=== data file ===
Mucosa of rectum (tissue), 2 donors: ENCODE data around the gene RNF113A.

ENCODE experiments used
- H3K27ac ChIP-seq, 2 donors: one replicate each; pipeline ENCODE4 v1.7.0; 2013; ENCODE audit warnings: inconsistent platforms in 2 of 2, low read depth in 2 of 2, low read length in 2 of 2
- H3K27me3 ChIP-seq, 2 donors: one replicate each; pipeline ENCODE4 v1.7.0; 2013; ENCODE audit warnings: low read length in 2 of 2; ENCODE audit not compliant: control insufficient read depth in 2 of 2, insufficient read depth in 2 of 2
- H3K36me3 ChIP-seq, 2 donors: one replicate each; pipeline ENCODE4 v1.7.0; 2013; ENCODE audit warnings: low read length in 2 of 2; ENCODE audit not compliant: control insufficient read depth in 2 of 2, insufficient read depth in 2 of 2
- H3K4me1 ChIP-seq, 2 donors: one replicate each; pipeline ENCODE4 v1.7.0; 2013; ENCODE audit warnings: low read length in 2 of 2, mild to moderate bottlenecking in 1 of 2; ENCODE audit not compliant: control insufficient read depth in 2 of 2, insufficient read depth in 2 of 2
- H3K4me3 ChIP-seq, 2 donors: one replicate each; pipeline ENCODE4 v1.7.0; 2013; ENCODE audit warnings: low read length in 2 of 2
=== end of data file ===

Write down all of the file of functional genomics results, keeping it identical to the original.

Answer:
Mucosa of rectum (tissue), 2 donors: ENCODE data around the gene RNF113A.

ENCODE experiments used
- H3K27ac ChIP-seq, 2 donors: one replicate each; pipeline ENCODE4 v1.7.0; 2013; ENCODE audit warnings: inconsistent platforms in 2 of 2, low read depth in 2 of 2, low read length in 2 of 2
- H3K27me3 ChIP-seq, 2 donors: one replicate each; pipeline ENCODE4 v1.7.0; 2013; ENCODE audit warnings: low read length in 2 of 2; ENCODE audit not compliant: control insufficient read depth in 2 of 2, insufficient read depth in 2 of 2
- H3K36me3 ChIP-seq, 2 donors: one replicate each; pipeline ENCODE4 v1.7.0; 2013; ENCODE audit warnings: low read length in 2 of 2; ENCODE audit not compliant: control insufficient read depth in 2 of 2, insufficient read depth in 2 of 2
- H3K4me1 ChIP-seq, 2 donors: one replicate each; pipeline ENCODE4 v1.7.0; 2013; ENCODE audit warnings: low read length in 2 of 2, mild to moderate bottlenecking in 1 of 2; ENCODE audit not compliant: control insufficient read depth in 2 of 2, insufficient read depth in 2 of 2
- H3K4me3 ChIP-seq, 2 donors: one replicate each; pipeline ENCODE4 v1.7.0; 2013; ENCODE audit warnings: low read length in 2 of 2